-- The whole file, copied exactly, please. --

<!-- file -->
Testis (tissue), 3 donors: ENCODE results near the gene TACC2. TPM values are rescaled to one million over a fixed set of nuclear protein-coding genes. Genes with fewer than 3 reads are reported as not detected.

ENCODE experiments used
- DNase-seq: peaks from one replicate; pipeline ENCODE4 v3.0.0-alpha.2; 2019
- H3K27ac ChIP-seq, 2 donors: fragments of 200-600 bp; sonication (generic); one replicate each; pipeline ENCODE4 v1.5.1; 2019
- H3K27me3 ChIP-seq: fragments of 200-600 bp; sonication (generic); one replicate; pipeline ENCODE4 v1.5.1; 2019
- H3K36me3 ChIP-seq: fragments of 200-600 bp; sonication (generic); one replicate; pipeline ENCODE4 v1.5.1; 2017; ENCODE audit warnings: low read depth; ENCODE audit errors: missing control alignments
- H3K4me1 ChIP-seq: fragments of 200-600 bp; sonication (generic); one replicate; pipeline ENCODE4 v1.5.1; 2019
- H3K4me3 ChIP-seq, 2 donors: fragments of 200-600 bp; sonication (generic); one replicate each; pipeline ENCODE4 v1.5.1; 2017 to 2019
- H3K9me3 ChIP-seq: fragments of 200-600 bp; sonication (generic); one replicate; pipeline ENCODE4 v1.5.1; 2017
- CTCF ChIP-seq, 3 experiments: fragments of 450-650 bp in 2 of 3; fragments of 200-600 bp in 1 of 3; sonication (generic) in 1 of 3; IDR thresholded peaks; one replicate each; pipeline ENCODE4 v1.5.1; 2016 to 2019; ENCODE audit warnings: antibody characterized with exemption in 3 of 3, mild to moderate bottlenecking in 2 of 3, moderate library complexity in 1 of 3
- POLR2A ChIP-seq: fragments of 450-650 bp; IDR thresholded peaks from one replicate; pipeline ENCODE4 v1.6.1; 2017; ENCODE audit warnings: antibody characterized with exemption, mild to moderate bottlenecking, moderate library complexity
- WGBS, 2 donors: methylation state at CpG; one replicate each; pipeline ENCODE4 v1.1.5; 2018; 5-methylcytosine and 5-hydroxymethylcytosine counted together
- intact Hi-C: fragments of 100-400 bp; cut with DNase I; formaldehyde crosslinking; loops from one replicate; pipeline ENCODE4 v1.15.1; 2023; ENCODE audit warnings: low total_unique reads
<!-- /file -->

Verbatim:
Testis (tissue), 3 donors: ENCODE results near the gene TACC2. TPM values are rescaled to one million over a fixed set of nuclear protein-coding genes. Genes with fewer than 3 reads are reported as not detected.

ENCODE experiments used
- DNase-seq: peaks from one replicate; pipeline ENCODE4 v3.0.0-alpha.2; 2019
- H3K27ac ChIP-seq, 2 donors: fragments of 200-600 bp; sonication (generic); one replicate each; pipeline ENCODE4 v1.5.1; 2019
- H3K27me3 ChIP-seq: fragments of 200-600 bp; sonication (generic); one replicate; pipeline ENCODE4 v1.5.1; 2019
- H3K36me3 ChIP-seq: fragments of 200-600 bp; sonication (generic); one replicate; pipeline ENCODE4 v1.5.1; 2017; ENCODE audit warnings: low read depth; ENCODE audit errors: missing control alignments
- H3K4me1 ChIP-seq: fragments of 200-600 bp; sonication (generic); one replicate; pipeline ENCODE4 v1.5.1; 2019
- H3K4me3 ChIP-seq, 2 donors: fragments of 200-600 bp; sonication (generic); one replicate each; pipeline ENCODE4 v1.5.1; 2017 to 2019
- H3K9me3 ChIP-seq: fragments of 200-600 bp; sonication (generic); one replicate; pipeline ENCODE4 v1.5.1; 2017
- CTCF ChIP-seq, 3 experiments: fragments of 450-650 bp in 2 of 3; fragments of 200-600 bp in 1 of 3; sonication (generic) in 1 of 3; IDR thresholded peaks; one replicate each; pipeline ENCODE4 v1.5.1; 2016 to 2019; ENCODE audit warnings: antibody characterized with exemption in 3 of 3, mild to moderate bottlenecking in 2 of 3, moderate library complexity in 1 of 3
- POLR2A ChIP-seq: fragments of 450-650 bp; IDR thresholded peaks from one replicate; pipeline ENCODE4 v1.6.1; 2017; ENCODE audit warnings: antibody characterized with exemption, mild to moderate bottlenecking, moderate library complexity
- WGBS, 2 donors: methylation state at CpG; one replicate each; pipeline ENCODE4 v1.1.5; 2018; 5-methylcytosine and 5-hydroxymethylcytosine counted together
- intact Hi-C: fragments of 100-400 bp; cut with DNase I; formaldehyde crosslinking; loops from one replicate; pipeline ENCODE4 v1.15.1; 2023; ENCODE audit warnings: low total_unique reads